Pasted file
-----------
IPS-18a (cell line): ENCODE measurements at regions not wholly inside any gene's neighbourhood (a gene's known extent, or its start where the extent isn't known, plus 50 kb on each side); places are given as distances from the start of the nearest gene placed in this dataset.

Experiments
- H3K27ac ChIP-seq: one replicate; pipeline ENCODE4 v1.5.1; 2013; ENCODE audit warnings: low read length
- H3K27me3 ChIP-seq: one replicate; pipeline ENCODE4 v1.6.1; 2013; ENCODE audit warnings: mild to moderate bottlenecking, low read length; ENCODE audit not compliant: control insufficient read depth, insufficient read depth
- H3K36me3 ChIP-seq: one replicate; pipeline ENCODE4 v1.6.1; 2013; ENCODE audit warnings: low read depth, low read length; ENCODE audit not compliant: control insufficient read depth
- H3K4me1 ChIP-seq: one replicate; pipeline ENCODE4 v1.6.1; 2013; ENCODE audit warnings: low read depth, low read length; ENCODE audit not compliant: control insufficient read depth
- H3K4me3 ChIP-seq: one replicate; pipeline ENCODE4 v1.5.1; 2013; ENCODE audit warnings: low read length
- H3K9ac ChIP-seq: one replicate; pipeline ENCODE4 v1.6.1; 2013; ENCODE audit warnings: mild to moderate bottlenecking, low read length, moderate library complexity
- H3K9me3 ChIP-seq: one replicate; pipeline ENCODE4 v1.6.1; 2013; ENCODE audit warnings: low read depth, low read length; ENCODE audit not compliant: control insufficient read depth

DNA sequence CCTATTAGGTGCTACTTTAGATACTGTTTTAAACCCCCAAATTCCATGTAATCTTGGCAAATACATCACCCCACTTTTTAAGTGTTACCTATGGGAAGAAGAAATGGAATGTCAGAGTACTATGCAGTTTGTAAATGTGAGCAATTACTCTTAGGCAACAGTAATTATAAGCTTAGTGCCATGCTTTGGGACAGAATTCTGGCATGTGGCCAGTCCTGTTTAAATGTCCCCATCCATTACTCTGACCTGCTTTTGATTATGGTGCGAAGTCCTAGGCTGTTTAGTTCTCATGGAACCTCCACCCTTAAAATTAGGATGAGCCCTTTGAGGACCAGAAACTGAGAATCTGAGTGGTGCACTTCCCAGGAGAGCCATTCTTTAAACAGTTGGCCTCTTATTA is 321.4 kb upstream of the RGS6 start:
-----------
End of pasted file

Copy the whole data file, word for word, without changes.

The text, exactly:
IPS-18a (cell line): ENCODE measurements at regions not wholly inside any gene's neighbourhood (a gene's known extent, or its start where the extent isn't known, plus 50 kb on each side); places are given as distances from the start of the nearest gene placed in this dataset.

Experiments
- H3K27ac ChIP-seq: one replicate; pipeline ENCODE4 v1.5.1; 2013; ENCODE audit warnings: low read length
- H3K27me3 ChIP-seq: one replicate; pipeline ENCODE4 v1.6.1; 2013; ENCODE audit warnings: mild to moderate bottlenecking, low read length; ENCODE audit not compliant: control insufficient read depth, insufficient read depth
- H3K36me3 ChIP-seq: one replicate; pipeline ENCODE4 v1.6.1; 2013; ENCODE audit warnings: low read depth, low read length; ENCODE audit not compliant: control insufficient read depth
- H3K4me1 ChIP-seq: one replicate; pipeline ENCODE4 v1.6.1; 2013; ENCODE audit warnings: low read depth, low read length; ENCODE audit not compliant: control insufficient read depth
- H3K4me3 ChIP-seq: one replicate; pipeline ENCODE4 v1.5.1; 2013; ENCODE audit warnings: low read length
- H3K9ac ChIP-seq: one replicate; pipeline ENCODE4 v1.6.1; 2013; ENCODE audit warnings: mild to moderate bottlenecking, low read length, moderate library complexity
- H3K9me3 ChIP-seq: one replicate; pipeline ENCODE4 v1.6.1; 2013; ENCODE audit warnings: low read depth, low read length; ENCODE audit not compliant: control insufficient read depth

DNA sequence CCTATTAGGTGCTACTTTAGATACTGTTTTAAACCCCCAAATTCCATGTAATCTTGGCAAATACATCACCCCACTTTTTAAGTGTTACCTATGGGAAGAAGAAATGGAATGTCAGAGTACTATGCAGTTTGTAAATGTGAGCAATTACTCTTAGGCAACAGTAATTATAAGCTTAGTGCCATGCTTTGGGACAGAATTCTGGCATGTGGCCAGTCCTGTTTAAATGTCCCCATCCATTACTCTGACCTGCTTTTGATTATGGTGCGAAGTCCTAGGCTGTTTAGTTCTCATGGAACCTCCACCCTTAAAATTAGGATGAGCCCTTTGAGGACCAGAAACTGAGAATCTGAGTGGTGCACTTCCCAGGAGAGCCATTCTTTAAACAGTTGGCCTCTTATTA is 321.4 kb upstream of the RGS6 start: